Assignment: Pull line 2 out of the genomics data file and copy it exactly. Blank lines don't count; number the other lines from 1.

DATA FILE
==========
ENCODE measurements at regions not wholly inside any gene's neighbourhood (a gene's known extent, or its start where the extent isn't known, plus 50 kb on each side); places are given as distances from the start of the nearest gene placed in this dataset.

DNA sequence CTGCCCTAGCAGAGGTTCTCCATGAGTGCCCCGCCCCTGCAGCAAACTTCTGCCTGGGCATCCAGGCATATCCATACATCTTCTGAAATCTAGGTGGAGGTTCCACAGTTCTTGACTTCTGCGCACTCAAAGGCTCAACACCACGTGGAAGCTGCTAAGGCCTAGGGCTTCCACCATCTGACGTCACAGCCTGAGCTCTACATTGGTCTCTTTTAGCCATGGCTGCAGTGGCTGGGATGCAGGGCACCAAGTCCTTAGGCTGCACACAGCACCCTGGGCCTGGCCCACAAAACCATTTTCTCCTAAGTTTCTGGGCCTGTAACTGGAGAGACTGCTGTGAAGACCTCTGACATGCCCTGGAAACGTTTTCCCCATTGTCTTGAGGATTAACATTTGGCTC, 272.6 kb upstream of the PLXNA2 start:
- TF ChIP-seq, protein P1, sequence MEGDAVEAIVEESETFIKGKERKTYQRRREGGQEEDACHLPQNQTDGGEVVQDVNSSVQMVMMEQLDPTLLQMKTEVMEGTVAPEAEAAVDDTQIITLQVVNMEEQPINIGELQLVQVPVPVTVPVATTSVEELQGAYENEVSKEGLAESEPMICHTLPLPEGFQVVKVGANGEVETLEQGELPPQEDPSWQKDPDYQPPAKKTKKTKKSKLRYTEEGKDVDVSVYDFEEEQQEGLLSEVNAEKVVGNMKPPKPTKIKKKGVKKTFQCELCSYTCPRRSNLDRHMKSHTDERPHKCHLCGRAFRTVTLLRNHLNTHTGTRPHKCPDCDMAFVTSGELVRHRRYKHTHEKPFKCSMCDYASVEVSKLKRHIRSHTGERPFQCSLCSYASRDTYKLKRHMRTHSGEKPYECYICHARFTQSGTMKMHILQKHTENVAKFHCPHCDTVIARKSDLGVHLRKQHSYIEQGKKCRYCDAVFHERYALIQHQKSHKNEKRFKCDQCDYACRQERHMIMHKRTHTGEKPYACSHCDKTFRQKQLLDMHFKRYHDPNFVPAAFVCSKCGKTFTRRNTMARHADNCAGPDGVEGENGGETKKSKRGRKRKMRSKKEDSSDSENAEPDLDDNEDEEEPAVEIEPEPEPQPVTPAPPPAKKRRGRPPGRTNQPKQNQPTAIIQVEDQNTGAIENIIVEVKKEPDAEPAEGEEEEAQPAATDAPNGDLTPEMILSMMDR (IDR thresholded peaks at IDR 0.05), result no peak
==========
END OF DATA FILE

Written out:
DNA sequence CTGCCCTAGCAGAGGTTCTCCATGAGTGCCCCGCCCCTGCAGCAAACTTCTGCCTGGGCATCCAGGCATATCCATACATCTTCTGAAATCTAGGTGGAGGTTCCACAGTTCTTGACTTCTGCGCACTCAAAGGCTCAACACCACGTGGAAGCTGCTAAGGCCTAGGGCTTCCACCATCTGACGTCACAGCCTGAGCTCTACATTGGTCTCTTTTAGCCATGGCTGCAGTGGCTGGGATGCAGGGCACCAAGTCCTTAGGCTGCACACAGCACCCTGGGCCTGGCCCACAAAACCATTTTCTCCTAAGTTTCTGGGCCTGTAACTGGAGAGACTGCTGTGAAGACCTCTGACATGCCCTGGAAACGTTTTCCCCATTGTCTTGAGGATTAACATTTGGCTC, 272.6 kb upstream of the PLXNA2 start: